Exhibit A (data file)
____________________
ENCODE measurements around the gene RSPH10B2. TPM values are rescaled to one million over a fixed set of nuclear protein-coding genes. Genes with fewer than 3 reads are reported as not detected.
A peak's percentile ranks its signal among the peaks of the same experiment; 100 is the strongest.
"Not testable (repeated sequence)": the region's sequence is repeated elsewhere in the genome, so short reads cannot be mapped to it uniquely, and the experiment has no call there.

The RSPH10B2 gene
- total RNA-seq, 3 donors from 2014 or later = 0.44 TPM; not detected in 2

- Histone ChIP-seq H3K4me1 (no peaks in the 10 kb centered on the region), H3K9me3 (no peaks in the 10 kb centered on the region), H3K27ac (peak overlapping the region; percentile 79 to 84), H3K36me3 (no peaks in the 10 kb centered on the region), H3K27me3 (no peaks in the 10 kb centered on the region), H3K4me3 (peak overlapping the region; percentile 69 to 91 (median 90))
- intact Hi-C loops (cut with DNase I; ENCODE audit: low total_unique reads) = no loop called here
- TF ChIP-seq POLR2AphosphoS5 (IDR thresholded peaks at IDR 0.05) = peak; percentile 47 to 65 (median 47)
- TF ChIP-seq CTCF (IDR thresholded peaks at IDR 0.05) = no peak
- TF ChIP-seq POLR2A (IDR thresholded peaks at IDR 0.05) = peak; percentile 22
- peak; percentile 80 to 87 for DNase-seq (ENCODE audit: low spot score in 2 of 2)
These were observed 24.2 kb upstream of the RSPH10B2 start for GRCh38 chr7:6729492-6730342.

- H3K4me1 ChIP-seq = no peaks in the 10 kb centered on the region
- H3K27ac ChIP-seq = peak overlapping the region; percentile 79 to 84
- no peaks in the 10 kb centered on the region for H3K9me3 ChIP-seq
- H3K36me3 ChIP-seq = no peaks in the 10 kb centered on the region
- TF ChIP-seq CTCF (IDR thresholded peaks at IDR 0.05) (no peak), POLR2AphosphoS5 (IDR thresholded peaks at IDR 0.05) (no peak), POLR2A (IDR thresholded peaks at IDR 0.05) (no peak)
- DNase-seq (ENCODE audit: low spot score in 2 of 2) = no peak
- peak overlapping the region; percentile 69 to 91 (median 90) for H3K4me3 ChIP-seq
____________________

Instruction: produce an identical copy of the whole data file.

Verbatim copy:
ENCODE measurements around the gene RSPH10B2. TPM values are rescaled to one million over a fixed set of nuclear protein-coding genes. Genes with fewer than 3 reads are reported as not detected.
A peak's percentile ranks its signal among the peaks of the same experiment; 100 is the strongest.
"Not testable (repeated sequence)": the region's sequence is repeated elsewhere in the genome, so short reads cannot be mapped to it uniquely, and the experiment has no call there.

The RSPH10B2 gene
- total RNA-seq, 3 donors from 2014 or later = 0.44 TPM; not detected in 2

- Histone ChIP-seq H3K4me1 (no peaks in the 10 kb centered on the region), H3K9me3 (no peaks in the 10 kb centered on the region), H3K27ac (peak overlapping the region; percentile 79 to 84), H3K36me3 (no peaks in the 10 kb centered on the region), H3K27me3 (no peaks in the 10 kb centered on the region), H3K4me3 (peak overlapping the region; percentile 69 to 91 (median 90))
- intact Hi-C loops (cut with DNase I; ENCODE audit: low total_unique reads) = no loop called here
- TF ChIP-seq POLR2AphosphoS5 (IDR thresholded peaks at IDR 0.05) = peak; percentile 47 to 65 (median 47)
- TF ChIP-seq CTCF (IDR thresholded peaks at IDR 0.05) = no peak
- TF ChIP-seq POLR2A (IDR thresholded peaks at IDR 0.05) = peak; percentile 22
- peak; percentile 80 to 87 for DNase-seq (ENCODE audit: low spot score in 2 of 2)
These were observed 24.2 kb upstream of the RSPH10B2 start for GRCh38 chr7:6729492-6730342.

- H3K4me1 ChIP-seq = no peaks in the 10 kb centered on the region
- H3K27ac ChIP-seq = peak overlapping the region; percentile 79 to 84
- no peaks in the 10 kb centered on the region for H3K9me3 ChIP-seq
- H3K36me3 ChIP-seq = no peaks in the 10 kb centered on the region
- TF ChIP-seq CTCF (IDR thresholded peaks at IDR 0.05) (no peak), POLR2AphosphoS5 (IDR thresholded peaks at IDR 0.05) (no peak), POLR2A (IDR thresholded peaks at IDR 0.05) (no peak)
- DNase-seq (ENCODE audit: low spot score in 2 of 2) = no peak
- peak overlapping the region; percentile 69 to 91 (median 90) for H3K4me3 ChIP-seq